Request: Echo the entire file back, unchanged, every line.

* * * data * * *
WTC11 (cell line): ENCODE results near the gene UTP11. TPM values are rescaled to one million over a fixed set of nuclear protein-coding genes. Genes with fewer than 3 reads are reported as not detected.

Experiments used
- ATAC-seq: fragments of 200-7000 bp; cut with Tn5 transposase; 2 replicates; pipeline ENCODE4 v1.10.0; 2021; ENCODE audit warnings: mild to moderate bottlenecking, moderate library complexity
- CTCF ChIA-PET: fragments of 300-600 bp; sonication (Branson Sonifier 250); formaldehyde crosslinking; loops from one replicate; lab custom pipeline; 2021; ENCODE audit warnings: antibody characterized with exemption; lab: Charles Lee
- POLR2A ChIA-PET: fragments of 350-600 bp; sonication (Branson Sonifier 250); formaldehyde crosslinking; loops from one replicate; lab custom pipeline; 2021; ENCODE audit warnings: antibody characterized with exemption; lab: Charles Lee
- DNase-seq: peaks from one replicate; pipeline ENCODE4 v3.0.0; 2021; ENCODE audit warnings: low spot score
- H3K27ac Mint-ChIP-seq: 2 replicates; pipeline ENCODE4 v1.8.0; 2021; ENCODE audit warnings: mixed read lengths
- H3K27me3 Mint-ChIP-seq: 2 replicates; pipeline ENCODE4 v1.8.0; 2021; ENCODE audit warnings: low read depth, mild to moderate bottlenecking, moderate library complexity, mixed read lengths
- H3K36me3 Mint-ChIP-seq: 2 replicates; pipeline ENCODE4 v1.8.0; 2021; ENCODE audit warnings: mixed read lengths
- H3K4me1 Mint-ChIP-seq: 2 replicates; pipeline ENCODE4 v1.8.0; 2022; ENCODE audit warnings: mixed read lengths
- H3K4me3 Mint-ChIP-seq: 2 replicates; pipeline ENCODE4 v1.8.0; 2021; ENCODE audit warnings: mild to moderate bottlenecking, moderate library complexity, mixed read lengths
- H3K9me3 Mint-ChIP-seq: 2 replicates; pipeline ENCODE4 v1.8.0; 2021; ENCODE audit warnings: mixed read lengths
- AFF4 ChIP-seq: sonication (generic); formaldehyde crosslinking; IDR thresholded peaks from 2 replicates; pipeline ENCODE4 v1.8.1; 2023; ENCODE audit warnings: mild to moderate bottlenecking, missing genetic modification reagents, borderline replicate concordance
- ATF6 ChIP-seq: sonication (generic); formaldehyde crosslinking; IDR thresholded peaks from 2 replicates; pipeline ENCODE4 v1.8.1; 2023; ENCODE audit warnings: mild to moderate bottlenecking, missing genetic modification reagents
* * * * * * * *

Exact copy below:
WTC11 (cell line): ENCODE results near the gene UTP11. TPM values are rescaled to one million over a fixed set of nuclear protein-coding genes. Genes with fewer than 3 reads are reported as not detected.

Experiments used
- ATAC-seq: fragments of 200-7000 bp; cut with Tn5 transposase; 2 replicates; pipeline ENCODE4 v1.10.0; 2021; ENCODE audit warnings: mild to moderate bottlenecking, moderate library complexity
- CTCF ChIA-PET: fragments of 300-600 bp; sonication (Branson Sonifier 250); formaldehyde crosslinking; loops from one replicate; lab custom pipeline; 2021; ENCODE audit warnings: antibody characterized with exemption; lab: Charles Lee
- POLR2A ChIA-PET: fragments of 350-600 bp; sonication (Branson Sonifier 250); formaldehyde crosslinking; loops from one replicate; lab custom pipeline; 2021; ENCODE audit warnings: antibody characterized with exemption; lab: Charles Lee
- DNase-seq: peaks from one replicate; pipeline ENCODE4 v3.0.0; 2021; ENCODE audit warnings: low spot score
- H3K27ac Mint-ChIP-seq: 2 replicates; pipeline ENCODE4 v1.8.0; 2021; ENCODE audit warnings: mixed read lengths
- H3K27me3 Mint-ChIP-seq: 2 replicates; pipeline ENCODE4 v1.8.0; 2021; ENCODE audit warnings: low read depth, mild to moderate bottlenecking, moderate library complexity, mixed read lengths
- H3K36me3 Mint-ChIP-seq: 2 replicates; pipeline ENCODE4 v1.8.0; 2021; ENCODE audit warnings: mixed read lengths
- H3K4me1 Mint-ChIP-seq: 2 replicates; pipeline ENCODE4 v1.8.0; 2022; ENCODE audit warnings: mixed read lengths
- H3K4me3 Mint-ChIP-seq: 2 replicates; pipeline ENCODE4 v1.8.0; 2021; ENCODE audit warnings: mild to moderate bottlenecking, moderate library complexity, mixed read lengths
- H3K9me3 Mint-ChIP-seq: 2 replicates; pipeline ENCODE4 v1.8.0; 2021; ENCODE audit warnings: mixed read lengths
- AFF4 ChIP-seq: sonication (generic); formaldehyde crosslinking; IDR thresholded peaks from 2 replicates; pipeline ENCODE4 v1.8.1; 2023; ENCODE audit warnings: mild to moderate bottlenecking, missing genetic modification reagents, borderline replicate concordance
- ATF6 ChIP-seq: sonication (generic); formaldehyde crosslinking; IDR thresholded peaks from 2 replicates; pipeline ENCODE4 v1.8.1; 2023; ENCODE audit warnings: mild to moderate bottlenecking, missing genetic modification reagents